US 526959 A
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Description (OCR text may contain errors)
(No Model.) I
. 'E. ARNOLD.
MEANS FOR RAISING- SUNKEN VESSELS. No. 526,959. Patented Oct. 2, 1894.
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v UNITED STATES PATENT OFFICE.
EDWARD M. ARNOLD, or 'PAWTUCKE'I, RHODE ISLAND.
MEANS FOR RAIHSIN'EG su EN VESSELS.
SPECIFICATION forming part of Letters Patent No. 526,959, dated October 2, 18 94. Applioation filetlNewman-4,1293. Serial No. 489,988. (No model.)
To all whom itmay concern: I
Be it known that I, EDWARD M. ARNOLD,
of Pawtucket, in the county of Providence and State of Rhode Island, have invented certain new and useful Improvements in Locat ing and Making Fast to Sunken Vessels, of
which the following is a full, clear, and exact.
in such cases the passengers are lost beyond hope of recovery, but my invention has in view the locating and recovering of such eves:
sel, and has also in view the saving of certain imperishable portions of the cargo.
The object of my invention, as before indicated, is to provide means for the recovery of lost vessels, and also to construct a very simple and efficient apparatus which may becarried by a vessel and used in connection with sunkenvessels, and by which the position of the sunken vessel may be readily ascertained and steps taken to raise the same.
A further object of my invention is-to provide a simple means for making fast to a' sunken vessel when it is located, to the end that ordinary appliances may be' conveniently used for lifting the vessel.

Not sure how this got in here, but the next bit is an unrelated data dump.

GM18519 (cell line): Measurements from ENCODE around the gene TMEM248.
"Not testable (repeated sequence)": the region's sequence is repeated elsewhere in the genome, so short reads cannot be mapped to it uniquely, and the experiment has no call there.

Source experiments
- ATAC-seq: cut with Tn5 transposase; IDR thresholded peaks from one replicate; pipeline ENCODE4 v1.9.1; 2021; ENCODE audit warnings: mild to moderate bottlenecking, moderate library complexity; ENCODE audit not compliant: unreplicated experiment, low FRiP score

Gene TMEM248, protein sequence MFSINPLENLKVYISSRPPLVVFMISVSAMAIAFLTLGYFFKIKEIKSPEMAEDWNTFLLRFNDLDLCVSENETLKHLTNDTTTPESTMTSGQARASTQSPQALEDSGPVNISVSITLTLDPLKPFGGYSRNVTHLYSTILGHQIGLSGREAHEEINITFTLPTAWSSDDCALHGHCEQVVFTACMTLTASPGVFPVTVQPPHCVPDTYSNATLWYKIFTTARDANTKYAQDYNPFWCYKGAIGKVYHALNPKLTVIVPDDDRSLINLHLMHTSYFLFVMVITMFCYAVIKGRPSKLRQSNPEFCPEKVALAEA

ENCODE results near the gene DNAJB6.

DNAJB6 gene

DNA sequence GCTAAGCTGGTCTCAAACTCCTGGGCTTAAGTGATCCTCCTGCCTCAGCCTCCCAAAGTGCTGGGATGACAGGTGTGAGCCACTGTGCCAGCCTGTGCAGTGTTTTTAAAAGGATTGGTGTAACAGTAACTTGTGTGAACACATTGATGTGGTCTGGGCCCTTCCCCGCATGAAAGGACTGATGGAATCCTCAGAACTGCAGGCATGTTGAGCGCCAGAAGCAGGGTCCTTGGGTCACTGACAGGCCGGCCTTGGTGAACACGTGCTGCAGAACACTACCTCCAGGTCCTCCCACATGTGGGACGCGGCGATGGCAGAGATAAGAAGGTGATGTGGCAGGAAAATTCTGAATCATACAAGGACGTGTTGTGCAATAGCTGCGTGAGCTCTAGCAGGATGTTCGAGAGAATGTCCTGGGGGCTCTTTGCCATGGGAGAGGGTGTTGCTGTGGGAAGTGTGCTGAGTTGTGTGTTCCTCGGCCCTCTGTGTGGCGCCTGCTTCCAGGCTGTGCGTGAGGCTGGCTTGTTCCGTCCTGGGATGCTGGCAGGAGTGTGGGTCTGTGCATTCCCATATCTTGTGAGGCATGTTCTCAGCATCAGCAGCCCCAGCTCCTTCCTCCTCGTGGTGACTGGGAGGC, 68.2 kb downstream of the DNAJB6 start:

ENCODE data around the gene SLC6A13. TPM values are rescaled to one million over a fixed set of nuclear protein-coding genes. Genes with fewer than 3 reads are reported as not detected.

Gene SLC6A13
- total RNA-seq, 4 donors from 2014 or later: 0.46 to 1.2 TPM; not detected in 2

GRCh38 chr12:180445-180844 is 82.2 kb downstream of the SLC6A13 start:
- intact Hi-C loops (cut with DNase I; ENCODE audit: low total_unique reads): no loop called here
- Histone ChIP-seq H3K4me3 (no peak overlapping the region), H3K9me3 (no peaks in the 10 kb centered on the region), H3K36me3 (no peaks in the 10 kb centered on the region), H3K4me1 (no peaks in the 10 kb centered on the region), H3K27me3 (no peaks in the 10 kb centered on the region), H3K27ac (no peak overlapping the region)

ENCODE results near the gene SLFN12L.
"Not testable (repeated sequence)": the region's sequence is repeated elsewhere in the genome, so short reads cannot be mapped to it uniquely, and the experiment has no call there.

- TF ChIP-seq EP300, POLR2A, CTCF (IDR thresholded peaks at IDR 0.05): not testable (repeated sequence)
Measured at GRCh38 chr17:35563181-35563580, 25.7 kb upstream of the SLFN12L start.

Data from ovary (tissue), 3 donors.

The invention consists in the particular construction and combination of parts as hereinafter described and pointed out in the claims.
Reference is to be had to the accompanying drawings, forming a part of this specification, in which similar figures of reference indicate corresponding parts in all the views.
Figure 1 is a view showing a sunken vessel provided with a portion of my improved apparatus, which portion is intended to lead to the identification and locating of the vessel. Fig. 2 is an enlarged detail view, showing the manner in which a grapple islowered and made fast to the vessel. Fig. 3 is a similar view, but shows the grapple in engagement with a button carried by the vessel. Fig.4
is an enlarged detail sectional view of the grapple and button in connection; and Fig. 5 is a sectional plan on the line 55 of Fig. 4.
The vessel 10 has secured to it, as shown at 11, a cable 12, which is preferably achain,
of'the cable 12andwhich is adapted to be carried in. a convenient coil on the deck or other part of the vesselyand is of sufficient length to reach to the surface of-the water when the vessel is lying at the bottom of the sea; and to enable it to be at once known how deep the water is at the point where the vessel lies or the distance from the vessel to the a point where the buoy floats, the cable is provided with buttons 15 or other equivalent devices, which are marked regularly to indicate the length in fathoms of the cable; The cable has secured to its free end a buoy 16, which is of sufficient size and buoyancy to-support the weight of the cable when the buoy is floating, andthe buoy is preferably provided with an eye17 at the top to enable it to be conveniently picked up; and it should also have painted or otherwise marked thereon the name of the vessel to which it is attached, so that when the buoy is found it may be at once known what vessel lies in its vicinity. The vessel is preferably provided with a sort of cage 17 inwhich the coiled cable 14 and the buoy 17 may lie, and thus thebuoy is free to rise to the surface of the water when the vessel sinks. If the vessel is a large one two or more cables and buoys are preferably secn red 'to it. at different points.